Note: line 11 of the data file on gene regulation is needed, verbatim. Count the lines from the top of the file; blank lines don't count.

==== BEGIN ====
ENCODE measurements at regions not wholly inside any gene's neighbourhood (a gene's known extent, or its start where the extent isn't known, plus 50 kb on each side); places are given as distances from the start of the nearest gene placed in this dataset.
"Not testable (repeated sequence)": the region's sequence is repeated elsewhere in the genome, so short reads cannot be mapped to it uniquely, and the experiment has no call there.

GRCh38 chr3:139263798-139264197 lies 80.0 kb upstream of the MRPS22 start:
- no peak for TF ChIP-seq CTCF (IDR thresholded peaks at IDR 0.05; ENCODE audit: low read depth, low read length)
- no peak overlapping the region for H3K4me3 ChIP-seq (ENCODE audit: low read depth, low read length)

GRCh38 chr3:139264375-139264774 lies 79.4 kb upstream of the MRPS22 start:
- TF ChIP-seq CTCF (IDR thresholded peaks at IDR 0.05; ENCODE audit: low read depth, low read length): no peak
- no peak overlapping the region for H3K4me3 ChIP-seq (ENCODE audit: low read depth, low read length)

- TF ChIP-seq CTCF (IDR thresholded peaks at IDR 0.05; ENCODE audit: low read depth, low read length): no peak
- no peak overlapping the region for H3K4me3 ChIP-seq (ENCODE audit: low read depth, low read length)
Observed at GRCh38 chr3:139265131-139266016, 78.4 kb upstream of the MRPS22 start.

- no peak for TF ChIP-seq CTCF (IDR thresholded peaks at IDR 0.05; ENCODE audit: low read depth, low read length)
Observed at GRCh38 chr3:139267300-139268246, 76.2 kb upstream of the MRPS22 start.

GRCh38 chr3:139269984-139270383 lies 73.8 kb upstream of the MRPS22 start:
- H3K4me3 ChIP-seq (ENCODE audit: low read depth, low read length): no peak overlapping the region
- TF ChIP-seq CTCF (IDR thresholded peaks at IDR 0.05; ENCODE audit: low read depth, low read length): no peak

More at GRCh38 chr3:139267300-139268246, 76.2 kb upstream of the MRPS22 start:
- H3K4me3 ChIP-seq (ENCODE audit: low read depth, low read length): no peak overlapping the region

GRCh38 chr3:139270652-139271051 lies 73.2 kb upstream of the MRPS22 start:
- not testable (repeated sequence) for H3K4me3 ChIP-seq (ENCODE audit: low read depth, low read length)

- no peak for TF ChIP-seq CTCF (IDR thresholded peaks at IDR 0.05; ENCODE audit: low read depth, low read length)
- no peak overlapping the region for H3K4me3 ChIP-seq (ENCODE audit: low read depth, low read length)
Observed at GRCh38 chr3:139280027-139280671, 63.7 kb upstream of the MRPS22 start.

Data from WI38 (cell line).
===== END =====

Observed at GRCh38 chr3:139265131-139266016, 78.4 kb upstream of the MRPS22 start.